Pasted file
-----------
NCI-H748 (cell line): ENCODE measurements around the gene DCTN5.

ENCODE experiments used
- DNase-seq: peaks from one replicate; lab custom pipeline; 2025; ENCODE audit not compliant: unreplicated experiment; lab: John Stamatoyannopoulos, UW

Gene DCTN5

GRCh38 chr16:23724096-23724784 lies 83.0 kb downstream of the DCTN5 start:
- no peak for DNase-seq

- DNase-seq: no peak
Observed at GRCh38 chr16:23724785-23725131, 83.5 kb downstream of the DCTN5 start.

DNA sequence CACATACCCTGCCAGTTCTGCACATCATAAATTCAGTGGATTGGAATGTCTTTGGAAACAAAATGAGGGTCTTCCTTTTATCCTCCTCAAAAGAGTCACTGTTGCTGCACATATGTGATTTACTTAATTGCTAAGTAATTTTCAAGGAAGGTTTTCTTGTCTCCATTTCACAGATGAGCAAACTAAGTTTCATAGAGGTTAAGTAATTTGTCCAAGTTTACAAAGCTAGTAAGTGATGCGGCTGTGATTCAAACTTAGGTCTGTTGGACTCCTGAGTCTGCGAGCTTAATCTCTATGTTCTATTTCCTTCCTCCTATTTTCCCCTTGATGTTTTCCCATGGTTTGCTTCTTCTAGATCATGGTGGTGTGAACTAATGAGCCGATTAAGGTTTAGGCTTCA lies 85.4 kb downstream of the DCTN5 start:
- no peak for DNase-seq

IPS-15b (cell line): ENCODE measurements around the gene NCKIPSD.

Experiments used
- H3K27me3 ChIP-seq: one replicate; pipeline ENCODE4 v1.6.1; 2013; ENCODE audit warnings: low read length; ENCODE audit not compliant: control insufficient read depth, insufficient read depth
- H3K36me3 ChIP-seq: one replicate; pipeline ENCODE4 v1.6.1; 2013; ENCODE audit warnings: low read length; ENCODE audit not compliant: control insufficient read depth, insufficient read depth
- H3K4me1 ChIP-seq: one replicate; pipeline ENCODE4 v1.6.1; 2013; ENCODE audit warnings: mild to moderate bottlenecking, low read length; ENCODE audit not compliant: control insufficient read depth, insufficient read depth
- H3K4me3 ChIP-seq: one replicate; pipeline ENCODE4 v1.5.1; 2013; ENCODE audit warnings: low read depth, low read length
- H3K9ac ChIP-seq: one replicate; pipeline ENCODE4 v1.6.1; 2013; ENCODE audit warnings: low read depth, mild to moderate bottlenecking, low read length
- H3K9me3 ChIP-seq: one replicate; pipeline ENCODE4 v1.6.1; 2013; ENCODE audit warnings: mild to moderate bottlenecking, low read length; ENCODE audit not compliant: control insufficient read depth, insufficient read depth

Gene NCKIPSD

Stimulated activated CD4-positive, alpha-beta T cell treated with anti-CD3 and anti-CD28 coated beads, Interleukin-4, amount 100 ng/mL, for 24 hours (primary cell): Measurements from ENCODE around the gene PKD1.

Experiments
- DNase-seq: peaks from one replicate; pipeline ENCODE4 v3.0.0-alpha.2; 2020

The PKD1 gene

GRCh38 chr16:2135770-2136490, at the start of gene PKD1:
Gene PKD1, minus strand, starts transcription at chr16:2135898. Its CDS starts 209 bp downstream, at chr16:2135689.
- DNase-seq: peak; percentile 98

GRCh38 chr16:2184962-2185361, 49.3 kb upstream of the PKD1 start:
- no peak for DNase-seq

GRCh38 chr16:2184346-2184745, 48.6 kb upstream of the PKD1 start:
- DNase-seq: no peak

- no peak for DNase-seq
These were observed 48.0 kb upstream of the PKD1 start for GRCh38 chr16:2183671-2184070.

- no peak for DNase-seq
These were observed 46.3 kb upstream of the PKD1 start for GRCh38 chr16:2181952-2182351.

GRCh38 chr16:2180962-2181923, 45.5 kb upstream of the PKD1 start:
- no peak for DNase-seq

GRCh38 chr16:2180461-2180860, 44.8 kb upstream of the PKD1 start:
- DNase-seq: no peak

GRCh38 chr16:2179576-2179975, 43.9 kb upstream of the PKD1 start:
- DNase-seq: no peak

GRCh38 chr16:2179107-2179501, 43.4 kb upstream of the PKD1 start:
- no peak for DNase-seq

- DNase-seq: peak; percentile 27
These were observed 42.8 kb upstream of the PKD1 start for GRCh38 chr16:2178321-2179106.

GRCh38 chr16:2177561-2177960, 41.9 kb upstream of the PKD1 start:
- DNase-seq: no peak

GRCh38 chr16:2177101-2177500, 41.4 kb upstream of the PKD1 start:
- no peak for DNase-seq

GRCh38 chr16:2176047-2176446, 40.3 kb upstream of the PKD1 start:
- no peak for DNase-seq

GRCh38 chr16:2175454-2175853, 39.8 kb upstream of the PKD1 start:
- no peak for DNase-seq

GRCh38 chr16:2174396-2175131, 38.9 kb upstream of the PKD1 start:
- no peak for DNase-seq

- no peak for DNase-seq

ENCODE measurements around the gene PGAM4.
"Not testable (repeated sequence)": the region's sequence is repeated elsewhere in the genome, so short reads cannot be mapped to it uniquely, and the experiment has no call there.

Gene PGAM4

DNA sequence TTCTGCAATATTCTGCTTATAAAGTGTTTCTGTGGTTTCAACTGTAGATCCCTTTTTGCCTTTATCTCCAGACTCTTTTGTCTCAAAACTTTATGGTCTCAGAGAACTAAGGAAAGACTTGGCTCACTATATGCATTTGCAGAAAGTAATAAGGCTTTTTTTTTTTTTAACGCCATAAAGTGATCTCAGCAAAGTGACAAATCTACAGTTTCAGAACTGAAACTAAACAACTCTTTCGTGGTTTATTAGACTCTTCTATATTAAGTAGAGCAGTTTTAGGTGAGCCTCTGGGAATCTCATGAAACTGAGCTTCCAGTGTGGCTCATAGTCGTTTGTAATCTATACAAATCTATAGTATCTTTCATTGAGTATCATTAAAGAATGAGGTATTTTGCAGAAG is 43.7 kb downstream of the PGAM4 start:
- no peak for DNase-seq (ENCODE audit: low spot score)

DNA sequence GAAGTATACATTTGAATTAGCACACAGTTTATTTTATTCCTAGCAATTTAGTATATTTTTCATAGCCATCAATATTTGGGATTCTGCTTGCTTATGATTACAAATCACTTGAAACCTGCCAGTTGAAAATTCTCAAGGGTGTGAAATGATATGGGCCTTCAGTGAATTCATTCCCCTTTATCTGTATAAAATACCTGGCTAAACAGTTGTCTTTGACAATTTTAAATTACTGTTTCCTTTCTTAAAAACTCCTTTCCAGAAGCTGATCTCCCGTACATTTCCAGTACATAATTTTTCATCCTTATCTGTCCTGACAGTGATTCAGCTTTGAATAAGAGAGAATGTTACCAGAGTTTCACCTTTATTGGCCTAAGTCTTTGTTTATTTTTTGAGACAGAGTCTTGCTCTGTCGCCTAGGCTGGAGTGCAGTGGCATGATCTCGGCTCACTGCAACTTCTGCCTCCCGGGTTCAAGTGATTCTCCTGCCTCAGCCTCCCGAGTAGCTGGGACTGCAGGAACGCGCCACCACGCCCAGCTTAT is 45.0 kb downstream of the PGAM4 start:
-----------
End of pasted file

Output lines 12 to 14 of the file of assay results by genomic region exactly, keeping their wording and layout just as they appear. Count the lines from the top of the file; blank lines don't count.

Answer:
Experiments used
- H3K27me3 ChIP-seq: one replicate; pipeline ENCODE4 v1.6.1; 2013; ENCODE audit warnings: low read length; ENCODE audit not compliant: control insufficient read depth, insufficient read depth
- H3K36me3 ChIP-seq: one replicate; pipeline ENCODE4 v1.6.1; 2013; ENCODE audit warnings: low read length; ENCODE audit not compliant: control insufficient read depth, insufficient read depth